Motorists driving underneath a railway overpass in Canada’s Banff National Park were witness to a gruesome scene as a wolf pack feasted on an elk earlier this month. Professional photographer Christopher Martin was one of the several drivers that stopped to watch—at a distance—as the wolf pack dragged down an elk near the railway.
“The elk took a couple of paces, doubled back and then repeated that a couple of times. It seemed unusual behaviour so I trained my telephoto lens on her to have a better look. When I did, I couldn’t make out anything unusual—until a wolf’s head came into view when it leaped up and bit the elk’s neck!” Martin wrote on his blog. “At that point, part of me was in amazement but the more important part got to work. I ran up the small hill beside the bridge to get level with the animals. As I did, I could see four wolves (although the pack has five members; I just don’t have one photograph with more than four but all five were likely there) surrounding the elk. I did not see what led to the elk being on the bridge but suspect it was herded there by the wolves.”
You can see several of Martin’s photos below:
This gives a whole new meaning to "hungry like a wolf."Christopher Martin Photography captured these incredible photos of a wolf pack taking down an elk near Banff, Alta.More photos here: http://huff.to/1OvS92H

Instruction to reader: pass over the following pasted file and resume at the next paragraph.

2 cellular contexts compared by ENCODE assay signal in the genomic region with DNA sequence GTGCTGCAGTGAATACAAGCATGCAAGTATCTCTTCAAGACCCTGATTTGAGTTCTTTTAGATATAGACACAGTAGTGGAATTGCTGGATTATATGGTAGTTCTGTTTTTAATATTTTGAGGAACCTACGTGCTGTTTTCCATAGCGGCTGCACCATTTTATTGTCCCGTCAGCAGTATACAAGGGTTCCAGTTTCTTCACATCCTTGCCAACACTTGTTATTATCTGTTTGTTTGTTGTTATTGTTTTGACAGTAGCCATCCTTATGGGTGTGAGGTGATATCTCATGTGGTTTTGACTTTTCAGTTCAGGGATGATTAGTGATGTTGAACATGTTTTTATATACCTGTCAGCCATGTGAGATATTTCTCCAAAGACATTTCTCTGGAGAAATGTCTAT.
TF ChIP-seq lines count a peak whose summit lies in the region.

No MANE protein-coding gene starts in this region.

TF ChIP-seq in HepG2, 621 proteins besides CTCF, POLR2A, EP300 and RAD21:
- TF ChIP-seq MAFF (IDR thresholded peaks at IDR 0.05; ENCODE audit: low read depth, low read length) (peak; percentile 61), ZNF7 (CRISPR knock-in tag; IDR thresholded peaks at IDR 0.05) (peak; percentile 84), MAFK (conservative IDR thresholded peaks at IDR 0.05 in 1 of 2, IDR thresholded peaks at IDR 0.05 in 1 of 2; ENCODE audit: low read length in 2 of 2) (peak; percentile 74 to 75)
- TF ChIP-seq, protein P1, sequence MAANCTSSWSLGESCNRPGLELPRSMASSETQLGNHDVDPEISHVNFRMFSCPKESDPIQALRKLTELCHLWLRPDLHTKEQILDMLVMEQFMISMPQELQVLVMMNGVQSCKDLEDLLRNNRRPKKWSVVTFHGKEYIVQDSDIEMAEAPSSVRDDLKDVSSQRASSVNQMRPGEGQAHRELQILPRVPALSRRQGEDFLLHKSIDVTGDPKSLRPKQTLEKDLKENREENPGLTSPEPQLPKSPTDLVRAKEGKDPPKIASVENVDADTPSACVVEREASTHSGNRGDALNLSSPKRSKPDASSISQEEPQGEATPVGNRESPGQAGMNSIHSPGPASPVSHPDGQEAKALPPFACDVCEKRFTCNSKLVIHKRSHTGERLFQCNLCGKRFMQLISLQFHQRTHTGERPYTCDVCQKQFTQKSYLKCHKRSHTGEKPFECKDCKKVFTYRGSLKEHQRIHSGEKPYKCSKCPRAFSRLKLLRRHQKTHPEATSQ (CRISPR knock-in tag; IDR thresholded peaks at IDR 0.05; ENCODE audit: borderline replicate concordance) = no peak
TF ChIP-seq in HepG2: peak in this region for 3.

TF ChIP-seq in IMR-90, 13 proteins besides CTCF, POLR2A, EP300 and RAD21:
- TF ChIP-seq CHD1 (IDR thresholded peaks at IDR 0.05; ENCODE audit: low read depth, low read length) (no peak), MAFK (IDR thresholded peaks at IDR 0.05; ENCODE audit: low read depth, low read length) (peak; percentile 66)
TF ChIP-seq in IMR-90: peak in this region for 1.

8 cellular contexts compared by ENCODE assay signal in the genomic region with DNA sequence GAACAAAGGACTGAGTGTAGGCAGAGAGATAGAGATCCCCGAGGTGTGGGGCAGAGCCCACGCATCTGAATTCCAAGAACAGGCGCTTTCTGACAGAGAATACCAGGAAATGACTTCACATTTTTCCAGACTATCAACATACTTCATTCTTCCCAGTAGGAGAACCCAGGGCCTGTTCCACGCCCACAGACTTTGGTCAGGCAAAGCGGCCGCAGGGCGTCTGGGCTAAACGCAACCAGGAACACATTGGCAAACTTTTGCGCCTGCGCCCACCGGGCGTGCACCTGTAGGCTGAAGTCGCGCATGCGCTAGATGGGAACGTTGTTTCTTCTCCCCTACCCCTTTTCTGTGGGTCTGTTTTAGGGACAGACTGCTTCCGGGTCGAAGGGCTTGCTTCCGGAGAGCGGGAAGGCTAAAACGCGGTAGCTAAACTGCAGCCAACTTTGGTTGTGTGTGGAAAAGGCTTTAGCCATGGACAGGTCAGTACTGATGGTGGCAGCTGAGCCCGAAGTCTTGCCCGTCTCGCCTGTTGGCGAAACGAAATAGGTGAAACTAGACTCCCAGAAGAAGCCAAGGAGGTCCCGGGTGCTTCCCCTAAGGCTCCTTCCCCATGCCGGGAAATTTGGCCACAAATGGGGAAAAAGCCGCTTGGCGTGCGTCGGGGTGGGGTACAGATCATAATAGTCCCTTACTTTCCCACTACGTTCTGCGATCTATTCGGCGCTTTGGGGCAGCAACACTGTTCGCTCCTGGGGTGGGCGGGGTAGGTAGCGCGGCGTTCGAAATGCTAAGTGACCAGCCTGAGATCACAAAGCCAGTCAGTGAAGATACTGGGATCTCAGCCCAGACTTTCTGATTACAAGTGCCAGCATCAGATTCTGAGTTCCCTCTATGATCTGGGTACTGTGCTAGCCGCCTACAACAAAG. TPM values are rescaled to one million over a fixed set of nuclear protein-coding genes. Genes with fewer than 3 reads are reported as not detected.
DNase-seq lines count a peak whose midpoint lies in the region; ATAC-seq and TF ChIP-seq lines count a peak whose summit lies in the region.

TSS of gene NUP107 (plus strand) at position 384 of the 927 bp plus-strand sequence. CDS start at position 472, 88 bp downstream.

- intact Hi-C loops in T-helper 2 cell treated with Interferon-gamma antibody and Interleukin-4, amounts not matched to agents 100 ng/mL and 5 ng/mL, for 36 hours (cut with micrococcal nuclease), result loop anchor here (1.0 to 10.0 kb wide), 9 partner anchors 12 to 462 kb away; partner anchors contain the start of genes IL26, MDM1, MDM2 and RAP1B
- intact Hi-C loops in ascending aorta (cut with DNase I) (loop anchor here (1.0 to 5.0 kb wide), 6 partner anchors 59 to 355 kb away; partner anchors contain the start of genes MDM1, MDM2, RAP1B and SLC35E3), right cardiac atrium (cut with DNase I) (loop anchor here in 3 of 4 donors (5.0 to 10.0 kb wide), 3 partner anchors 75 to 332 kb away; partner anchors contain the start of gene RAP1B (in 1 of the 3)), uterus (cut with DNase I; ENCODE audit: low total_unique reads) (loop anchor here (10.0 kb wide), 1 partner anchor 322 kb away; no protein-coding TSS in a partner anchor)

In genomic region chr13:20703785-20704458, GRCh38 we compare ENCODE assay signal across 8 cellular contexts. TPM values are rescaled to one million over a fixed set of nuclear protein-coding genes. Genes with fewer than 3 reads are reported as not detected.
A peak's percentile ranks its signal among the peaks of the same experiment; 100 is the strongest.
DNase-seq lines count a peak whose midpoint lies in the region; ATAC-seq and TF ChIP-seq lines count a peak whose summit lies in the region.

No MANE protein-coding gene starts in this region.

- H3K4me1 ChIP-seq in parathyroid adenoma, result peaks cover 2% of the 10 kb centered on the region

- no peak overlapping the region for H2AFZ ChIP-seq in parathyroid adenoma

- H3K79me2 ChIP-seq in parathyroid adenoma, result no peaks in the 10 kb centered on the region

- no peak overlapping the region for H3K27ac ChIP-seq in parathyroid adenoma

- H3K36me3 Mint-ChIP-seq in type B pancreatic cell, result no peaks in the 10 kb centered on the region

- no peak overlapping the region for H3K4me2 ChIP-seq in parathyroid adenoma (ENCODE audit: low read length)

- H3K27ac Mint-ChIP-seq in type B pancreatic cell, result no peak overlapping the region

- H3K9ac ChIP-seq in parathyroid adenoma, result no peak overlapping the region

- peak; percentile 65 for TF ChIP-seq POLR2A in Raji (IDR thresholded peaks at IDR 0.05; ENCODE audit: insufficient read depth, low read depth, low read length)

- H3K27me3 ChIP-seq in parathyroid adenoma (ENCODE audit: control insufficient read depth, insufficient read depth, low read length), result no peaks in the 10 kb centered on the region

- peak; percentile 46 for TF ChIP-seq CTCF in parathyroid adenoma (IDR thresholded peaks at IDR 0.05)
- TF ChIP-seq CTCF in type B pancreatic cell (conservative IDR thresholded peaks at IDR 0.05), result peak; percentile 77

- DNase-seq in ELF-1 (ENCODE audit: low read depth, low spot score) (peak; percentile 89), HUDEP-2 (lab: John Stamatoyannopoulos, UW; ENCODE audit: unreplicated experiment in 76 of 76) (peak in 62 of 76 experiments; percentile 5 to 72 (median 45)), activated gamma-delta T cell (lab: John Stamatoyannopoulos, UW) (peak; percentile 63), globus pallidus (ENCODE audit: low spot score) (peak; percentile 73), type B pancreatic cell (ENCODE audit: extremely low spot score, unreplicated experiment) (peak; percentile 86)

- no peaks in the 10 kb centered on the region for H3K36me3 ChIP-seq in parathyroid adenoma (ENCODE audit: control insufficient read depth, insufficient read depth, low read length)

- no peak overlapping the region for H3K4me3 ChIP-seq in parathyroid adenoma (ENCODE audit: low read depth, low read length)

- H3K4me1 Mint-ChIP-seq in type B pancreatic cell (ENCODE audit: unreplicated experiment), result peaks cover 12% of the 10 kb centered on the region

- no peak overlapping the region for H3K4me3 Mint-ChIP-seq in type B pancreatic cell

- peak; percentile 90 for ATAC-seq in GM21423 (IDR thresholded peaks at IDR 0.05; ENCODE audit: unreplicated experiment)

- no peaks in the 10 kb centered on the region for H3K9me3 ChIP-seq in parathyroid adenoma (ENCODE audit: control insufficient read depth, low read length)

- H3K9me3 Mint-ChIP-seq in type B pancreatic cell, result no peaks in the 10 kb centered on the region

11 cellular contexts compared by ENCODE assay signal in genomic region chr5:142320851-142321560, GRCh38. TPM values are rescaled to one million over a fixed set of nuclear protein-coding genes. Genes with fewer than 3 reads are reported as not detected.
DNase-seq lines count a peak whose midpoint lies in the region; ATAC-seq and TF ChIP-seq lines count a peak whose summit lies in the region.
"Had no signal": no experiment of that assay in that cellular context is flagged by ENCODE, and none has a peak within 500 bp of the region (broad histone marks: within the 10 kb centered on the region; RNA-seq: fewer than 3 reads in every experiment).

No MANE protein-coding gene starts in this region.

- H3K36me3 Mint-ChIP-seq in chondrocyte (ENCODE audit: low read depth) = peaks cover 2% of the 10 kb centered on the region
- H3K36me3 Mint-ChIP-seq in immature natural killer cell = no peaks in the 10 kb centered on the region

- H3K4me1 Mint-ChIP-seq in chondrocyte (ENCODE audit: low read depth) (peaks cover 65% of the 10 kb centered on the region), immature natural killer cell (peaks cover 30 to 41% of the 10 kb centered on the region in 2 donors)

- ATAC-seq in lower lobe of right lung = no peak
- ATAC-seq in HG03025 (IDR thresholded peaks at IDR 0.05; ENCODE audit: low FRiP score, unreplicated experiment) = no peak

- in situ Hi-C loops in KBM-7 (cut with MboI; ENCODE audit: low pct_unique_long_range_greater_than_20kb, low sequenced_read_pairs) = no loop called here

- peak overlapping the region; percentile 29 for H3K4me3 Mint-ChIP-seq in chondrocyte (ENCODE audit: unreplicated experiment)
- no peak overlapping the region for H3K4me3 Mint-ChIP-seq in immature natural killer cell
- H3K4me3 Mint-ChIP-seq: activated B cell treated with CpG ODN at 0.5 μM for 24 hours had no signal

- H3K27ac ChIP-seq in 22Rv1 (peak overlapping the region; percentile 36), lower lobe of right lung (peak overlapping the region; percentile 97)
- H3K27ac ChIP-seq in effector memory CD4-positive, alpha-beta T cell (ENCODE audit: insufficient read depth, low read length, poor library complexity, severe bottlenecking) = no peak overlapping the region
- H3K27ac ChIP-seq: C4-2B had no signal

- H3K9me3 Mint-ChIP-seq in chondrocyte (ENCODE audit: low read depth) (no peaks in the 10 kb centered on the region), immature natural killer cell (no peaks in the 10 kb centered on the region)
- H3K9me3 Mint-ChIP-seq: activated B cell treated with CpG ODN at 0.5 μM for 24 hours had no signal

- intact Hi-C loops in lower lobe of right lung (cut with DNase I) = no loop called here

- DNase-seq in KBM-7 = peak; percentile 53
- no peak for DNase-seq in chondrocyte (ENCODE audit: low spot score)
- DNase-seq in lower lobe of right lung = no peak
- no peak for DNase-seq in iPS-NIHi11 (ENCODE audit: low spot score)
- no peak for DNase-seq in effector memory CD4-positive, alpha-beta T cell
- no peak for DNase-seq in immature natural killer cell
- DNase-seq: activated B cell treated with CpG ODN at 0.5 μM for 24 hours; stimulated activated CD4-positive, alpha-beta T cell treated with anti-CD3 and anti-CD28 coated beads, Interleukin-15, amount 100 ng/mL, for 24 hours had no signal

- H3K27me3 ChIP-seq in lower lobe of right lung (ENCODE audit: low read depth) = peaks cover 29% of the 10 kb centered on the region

Posted by The Huffington Post Canada on Wednesday, February 24, 2016
Martin told the CBC that the pack attacked in waves, with one or two of the animals moving in for an attack and then retreating. One of the larger wolves, which Martin suspected to be the leader of the pack, was able to bring down the elk a few times by biting its neck. By the third time the elk hit the ground, it never got up again. The entire encounter only took 20 minutes.
“It really struck me how smart the wolves are, to hem it in on the bridge and take away a bunch of escape options. One wolf would distract from the front and others would bite from the back, crippling the elk’s legs,” the photographer told Rocky Mountain Outlook.
Wildlife officials have not identified the wolf pack, but noted that it was active in the area. In the end, officials determined that the pack and the elk carcass were a hazard to oncoming trains, and removed the carcass from the overpass.
“We’re keeping a close eye on them, and at this point they haven’t shown any indication of being food conditioned or behaving aggressively toward humans,” said Steve Michel, wildlife conflict specialist for Banff National Park.
Several wolf packs exist in the park, including the Bow Valley pack and the all-gray Fairholme pack. For the most part, wolves in the park are elusive and rarely seen by visitors, although officials say wolves are considered a threat to caribou. Elk on the other hand, are at a healthy number.